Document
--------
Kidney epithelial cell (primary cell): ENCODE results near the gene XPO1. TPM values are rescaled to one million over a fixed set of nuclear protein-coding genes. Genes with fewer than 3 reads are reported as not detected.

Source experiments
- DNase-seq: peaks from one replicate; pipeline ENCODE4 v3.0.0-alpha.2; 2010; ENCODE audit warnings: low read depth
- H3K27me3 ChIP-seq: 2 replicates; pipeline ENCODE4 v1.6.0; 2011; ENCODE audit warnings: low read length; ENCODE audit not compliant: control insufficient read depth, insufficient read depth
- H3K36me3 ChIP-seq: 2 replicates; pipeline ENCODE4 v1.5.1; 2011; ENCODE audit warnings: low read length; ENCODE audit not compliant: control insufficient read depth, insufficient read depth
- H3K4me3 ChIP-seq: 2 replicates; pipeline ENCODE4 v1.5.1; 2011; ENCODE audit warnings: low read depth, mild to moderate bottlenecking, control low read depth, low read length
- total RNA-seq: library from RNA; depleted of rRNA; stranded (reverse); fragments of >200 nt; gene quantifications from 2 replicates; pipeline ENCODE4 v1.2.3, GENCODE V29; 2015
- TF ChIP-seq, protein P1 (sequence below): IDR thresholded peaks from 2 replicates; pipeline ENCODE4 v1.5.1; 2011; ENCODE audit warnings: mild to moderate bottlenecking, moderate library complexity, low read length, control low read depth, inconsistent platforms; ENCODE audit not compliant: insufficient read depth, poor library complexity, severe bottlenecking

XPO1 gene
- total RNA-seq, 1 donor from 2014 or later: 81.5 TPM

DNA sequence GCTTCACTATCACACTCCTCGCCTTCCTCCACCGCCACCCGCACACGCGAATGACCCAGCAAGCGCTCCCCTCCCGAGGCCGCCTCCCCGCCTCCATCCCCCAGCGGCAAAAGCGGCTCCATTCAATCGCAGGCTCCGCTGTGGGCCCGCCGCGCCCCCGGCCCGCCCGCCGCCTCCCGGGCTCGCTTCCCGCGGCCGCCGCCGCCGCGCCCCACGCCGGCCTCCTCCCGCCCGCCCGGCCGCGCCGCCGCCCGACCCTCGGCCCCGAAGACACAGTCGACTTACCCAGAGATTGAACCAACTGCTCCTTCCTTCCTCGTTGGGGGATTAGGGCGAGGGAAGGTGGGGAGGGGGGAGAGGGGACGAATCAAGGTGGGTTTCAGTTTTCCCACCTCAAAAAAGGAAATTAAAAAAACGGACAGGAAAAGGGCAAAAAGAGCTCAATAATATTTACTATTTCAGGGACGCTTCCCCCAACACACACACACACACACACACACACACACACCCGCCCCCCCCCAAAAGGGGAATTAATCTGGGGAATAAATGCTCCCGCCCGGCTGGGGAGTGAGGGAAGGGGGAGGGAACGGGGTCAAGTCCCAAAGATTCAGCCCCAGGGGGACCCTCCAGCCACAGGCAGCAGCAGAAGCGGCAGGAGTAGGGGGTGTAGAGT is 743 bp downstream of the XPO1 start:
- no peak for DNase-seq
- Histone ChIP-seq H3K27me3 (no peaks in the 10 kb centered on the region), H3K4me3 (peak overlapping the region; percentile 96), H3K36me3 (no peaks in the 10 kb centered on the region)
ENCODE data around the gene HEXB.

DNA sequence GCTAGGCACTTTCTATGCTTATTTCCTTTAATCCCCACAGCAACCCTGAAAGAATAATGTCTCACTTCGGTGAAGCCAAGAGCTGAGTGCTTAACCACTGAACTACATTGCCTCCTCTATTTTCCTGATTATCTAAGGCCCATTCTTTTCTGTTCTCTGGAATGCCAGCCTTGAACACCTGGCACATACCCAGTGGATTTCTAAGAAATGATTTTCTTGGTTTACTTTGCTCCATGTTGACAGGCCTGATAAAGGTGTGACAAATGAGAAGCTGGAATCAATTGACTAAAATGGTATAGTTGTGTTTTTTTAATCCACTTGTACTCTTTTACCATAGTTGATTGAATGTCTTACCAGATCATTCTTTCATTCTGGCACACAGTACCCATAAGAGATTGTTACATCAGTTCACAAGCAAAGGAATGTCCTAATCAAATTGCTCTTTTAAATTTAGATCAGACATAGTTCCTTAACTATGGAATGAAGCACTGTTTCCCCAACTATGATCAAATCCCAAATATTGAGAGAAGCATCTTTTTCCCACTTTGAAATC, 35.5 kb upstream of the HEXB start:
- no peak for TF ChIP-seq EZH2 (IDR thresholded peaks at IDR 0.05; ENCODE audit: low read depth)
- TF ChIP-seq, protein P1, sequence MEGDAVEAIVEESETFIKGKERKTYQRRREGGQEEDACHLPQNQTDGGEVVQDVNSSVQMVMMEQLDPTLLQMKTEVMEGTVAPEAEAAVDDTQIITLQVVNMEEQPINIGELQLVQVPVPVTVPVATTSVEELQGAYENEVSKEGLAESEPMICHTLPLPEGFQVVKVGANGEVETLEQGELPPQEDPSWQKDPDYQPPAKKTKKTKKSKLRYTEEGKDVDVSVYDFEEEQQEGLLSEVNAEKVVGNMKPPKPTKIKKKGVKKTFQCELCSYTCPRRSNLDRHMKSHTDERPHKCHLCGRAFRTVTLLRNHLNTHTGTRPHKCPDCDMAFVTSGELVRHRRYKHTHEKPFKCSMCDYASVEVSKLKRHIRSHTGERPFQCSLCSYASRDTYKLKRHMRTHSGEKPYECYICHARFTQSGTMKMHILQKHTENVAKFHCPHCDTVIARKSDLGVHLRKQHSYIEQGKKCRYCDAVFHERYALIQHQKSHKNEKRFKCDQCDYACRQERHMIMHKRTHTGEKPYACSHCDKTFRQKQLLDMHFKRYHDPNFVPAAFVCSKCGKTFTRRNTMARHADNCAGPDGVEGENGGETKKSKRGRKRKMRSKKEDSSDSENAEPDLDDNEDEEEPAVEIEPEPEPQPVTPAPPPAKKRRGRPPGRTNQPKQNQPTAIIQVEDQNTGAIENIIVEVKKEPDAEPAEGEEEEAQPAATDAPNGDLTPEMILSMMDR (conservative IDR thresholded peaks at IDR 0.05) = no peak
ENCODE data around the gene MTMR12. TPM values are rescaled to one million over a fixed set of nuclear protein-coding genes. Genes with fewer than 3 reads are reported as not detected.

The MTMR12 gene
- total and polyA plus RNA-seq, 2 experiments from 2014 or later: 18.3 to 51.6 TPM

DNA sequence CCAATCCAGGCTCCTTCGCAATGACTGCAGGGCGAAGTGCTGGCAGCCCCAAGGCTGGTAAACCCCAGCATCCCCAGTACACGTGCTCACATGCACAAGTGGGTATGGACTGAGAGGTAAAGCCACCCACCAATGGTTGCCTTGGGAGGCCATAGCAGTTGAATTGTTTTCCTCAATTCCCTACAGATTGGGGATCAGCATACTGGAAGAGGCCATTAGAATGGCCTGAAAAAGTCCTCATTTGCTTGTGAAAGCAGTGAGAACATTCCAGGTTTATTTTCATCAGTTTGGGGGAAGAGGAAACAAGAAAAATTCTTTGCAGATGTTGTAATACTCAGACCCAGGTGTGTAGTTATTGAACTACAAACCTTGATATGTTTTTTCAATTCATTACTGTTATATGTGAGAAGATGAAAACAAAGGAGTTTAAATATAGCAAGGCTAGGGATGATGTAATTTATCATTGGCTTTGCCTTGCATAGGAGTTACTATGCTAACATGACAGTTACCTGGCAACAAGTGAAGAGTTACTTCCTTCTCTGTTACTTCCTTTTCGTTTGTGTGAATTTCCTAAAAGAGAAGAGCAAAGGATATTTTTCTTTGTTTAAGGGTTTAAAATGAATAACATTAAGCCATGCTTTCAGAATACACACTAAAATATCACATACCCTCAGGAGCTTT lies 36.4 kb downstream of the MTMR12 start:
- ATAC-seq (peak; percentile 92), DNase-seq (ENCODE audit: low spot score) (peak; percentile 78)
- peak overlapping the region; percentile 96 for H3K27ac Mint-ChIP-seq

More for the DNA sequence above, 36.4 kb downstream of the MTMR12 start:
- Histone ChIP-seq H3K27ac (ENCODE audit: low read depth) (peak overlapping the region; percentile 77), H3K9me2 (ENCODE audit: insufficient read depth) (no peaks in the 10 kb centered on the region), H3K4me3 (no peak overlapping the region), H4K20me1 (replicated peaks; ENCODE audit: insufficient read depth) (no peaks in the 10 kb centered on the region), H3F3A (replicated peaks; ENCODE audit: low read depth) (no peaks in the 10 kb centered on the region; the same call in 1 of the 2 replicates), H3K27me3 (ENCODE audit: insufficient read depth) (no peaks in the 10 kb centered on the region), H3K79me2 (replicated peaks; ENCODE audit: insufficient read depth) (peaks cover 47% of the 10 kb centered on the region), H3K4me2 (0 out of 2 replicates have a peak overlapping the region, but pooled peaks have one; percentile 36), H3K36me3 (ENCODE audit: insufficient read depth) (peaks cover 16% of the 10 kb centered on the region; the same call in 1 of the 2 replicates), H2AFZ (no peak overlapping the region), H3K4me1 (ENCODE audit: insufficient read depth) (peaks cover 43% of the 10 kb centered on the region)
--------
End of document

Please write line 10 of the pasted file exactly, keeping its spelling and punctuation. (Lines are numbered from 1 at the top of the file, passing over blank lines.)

- total RNA-seq, 1 donor from 2014 or later: 81.5 TPM